So what about the "Create" bit? Well, there's a fully-fledged level editor in the PSP game. You can create a design from scratch or use templates based on the levels you've completed in story mode. The range of materials and items available to play with is huge (wood, metal, cardboard, fabric, flowers, cannons, rickshaws, koalas, lemons... To name but a few). You have total freedom to let your imagination run wild and create whatever you feel like.

The problem is, do you have the skills? And are you willing to put in the time? Creating a level which looks half-decent, let alone one which is fun to play, takes serious commitment. With such a huge number of variables to consider it can feel like hard work. However, the "Create" aspect has also been slightly improved for the PSP. It's now much easier to undo errors and the shortcut system is better. These changes aren't enough to get the truly impatient or unimaginative producing instant masterpieces, but they should enhance the experience for creative types willing to put in the time and effort.

And there are plenty of said types about, it would seem. By August last year more than more than one million levels had been created for the PS3 version of LBP. That doesn't include all the ones which had to be deleted due to copyright infringement or dancing cocks, and that does include a lot of old toss, but as wise reader SeesThroughAll once pointed out - even if 99 per cent of those levels are rubbish, you're still left with 10,000 decent ones.

There's just as much potential to "Share" levels in LittleBigPlanet PSP, happily. You can swap creations with nearby PSP owners on an ad hoc basis, or go online and choose from all the ones users have uploaded. Downloading content is a straightforward and speedy process. The Community Moon is simple to navigate around, and the ratings and heart systems make it easier to gauge what's worth playing.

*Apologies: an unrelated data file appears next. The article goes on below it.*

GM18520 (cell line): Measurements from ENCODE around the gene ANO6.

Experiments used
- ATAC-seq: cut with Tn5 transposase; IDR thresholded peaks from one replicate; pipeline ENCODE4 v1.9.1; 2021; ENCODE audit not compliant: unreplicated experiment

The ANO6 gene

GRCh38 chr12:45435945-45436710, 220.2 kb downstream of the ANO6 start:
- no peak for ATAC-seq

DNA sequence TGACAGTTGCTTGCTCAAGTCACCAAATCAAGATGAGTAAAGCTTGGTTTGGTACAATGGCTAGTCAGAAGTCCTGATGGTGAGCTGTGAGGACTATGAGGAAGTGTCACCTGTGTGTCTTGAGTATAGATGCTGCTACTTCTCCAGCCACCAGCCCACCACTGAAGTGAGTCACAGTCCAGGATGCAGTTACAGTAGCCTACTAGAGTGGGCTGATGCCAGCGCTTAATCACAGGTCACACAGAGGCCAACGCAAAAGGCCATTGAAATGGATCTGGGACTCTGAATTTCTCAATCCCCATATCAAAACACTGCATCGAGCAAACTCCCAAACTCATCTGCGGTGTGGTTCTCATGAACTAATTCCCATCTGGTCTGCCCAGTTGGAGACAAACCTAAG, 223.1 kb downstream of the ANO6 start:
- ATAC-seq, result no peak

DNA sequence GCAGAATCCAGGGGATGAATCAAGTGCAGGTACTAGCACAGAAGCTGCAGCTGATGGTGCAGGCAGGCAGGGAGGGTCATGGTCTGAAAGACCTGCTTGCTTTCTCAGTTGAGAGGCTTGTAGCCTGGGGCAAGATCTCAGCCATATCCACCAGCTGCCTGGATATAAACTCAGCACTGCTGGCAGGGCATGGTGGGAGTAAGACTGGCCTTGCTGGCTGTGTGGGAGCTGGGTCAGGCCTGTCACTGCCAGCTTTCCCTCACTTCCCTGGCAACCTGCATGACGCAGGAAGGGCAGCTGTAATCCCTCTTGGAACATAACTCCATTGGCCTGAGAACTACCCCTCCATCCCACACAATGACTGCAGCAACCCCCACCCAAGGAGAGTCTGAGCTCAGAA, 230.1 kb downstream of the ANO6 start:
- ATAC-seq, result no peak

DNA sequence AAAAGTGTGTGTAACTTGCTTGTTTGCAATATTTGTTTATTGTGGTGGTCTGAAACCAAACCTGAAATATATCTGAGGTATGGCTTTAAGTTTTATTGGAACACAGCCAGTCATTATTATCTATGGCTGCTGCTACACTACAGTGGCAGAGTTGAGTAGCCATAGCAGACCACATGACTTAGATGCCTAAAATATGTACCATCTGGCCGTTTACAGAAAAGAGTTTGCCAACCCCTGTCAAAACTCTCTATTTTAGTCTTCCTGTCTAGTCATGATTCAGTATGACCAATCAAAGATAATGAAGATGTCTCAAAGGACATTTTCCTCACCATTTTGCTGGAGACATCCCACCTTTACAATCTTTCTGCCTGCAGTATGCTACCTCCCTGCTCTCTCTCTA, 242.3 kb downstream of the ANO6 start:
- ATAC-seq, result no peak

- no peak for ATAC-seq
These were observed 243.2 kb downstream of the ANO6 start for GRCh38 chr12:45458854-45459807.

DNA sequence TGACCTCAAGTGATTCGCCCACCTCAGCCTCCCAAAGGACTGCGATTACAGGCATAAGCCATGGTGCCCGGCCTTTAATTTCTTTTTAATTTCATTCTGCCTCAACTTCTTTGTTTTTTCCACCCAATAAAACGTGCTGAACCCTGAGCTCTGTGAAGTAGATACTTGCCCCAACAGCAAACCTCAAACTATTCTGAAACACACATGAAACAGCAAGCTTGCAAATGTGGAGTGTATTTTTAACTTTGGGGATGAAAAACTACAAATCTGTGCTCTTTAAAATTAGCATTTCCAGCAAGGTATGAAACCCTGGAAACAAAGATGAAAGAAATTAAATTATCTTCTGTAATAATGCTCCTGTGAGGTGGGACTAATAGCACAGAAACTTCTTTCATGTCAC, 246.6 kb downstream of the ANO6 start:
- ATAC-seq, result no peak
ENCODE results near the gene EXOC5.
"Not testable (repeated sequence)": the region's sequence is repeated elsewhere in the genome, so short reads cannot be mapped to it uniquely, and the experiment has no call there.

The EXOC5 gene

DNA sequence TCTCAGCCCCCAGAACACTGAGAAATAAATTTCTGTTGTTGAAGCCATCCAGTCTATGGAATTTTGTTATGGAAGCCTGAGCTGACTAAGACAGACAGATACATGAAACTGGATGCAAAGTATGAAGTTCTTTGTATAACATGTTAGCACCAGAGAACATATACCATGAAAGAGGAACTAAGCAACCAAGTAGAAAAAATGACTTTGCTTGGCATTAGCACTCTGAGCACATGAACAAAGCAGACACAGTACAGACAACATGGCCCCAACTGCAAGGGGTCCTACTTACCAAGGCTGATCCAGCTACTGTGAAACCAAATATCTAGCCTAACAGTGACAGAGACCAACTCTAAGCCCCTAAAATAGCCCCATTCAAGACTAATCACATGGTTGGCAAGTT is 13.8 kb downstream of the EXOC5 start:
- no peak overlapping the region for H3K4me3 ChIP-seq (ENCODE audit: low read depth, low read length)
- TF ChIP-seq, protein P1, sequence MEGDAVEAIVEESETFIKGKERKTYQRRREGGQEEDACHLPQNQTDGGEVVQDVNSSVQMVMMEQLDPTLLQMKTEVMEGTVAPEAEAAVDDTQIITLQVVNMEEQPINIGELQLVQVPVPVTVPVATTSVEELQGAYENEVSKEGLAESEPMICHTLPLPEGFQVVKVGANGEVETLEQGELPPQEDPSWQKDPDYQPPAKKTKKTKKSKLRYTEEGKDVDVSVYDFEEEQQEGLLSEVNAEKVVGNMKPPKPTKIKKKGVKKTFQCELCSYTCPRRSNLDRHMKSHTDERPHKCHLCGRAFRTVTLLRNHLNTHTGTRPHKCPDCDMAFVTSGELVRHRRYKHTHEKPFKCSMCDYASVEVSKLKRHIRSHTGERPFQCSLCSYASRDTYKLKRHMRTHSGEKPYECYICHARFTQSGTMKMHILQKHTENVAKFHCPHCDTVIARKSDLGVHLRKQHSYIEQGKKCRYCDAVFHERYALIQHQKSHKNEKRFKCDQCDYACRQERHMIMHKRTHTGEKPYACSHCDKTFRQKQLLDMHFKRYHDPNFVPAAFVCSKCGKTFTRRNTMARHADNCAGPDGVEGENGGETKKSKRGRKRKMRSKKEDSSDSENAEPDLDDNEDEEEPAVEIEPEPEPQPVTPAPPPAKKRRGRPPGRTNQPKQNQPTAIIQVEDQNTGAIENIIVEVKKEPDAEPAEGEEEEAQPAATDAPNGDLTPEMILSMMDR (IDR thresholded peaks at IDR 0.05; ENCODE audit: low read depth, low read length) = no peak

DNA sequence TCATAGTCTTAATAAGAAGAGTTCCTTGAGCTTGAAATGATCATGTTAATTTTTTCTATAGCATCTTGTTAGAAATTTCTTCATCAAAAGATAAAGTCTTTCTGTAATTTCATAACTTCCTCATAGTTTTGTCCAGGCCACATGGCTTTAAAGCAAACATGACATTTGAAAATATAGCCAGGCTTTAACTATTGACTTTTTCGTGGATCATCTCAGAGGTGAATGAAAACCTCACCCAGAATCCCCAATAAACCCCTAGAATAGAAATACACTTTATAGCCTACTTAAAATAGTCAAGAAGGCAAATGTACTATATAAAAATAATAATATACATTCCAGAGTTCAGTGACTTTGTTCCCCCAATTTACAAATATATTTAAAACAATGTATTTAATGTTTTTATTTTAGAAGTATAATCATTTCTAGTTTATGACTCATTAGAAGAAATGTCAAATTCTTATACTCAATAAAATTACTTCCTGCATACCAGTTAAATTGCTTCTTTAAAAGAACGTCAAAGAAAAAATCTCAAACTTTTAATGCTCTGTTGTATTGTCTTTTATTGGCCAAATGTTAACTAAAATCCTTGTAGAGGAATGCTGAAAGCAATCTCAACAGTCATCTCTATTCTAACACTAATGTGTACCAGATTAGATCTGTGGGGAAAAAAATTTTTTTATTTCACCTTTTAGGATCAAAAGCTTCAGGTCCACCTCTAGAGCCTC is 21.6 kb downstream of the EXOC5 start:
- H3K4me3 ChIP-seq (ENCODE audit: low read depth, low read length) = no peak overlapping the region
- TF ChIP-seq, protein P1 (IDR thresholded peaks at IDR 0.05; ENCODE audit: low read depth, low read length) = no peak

Sackboy's lost quite a bit of weight since the PS3 game.

So from platforming to level creation to sharing content, LittleBigPlanet PSP has just as much to offer as its PS3 counterpart - with one notable omission. There's no multiplayer mode in the PSP game. This is a shame as it was a highlight of the previous title, but according to producer Mark Green, it just wasn't possible to include multiplayer in the PSP game.

"It's a trade-off," he told us earlier this year. "The system is physically capable of doing multiplayer, but perhaps not with the full physics system. On the technical side of things you lose a third of the processing power or a third of the system memory just to do multiplayer at all. With those limitations we couldn't achieve it."

Cynics might say that sounds like an excuse for cutting corners, but cynics ought to play LittleBigPlanet PSP first. Then they might see that this is a game which has been crafted with love, care and meticulous attention to detail. Yes, a multiplayer mode would have been welcome - but multiplayer was not the feature that made LBP a triple-A game.

What's Charlie Dimmock doing now, anyway?

The point about LittleBigPlanet PS3 was that each element stood up on its own. You could enjoy it as a classic, charming platform game without ever going near the level editor. Or you could focus on LBP as a giant toybox, full of tools and fun stuff for realising your own artistic visions. Either way, you also had access to an endlessly updated stream of free downloadable content, created by some of the greatest amateur game designers in the world.

All of the above applies to the PSP game too, plus there have been some neat improvements. The tweaking has been done with a careful enough hand to ensure everything still looks, feels and plays just as it should. SCEE Cambridge has done Media Molecule proud and fans of the original game won't be disappointed. PSP owners who missed out first time around should be sure to give it a go, as LittleBigPlanet is undoubtedly one of the standout titles for Sony's handheld.

9 /10

LittleBigPlanet Ellie Gibson Now even littler. 2009-11-09T09:40:00+00:00 9 10

About the author

Ellie Gibson

Ellie Gibson

Ellie spent nearly a decade working at Eurogamer, specialising in hard-hitting executive interviews and nob jokes. These days she does a comedy show and podcast. She pops back now and again to write the odd article and steal our biscuits.

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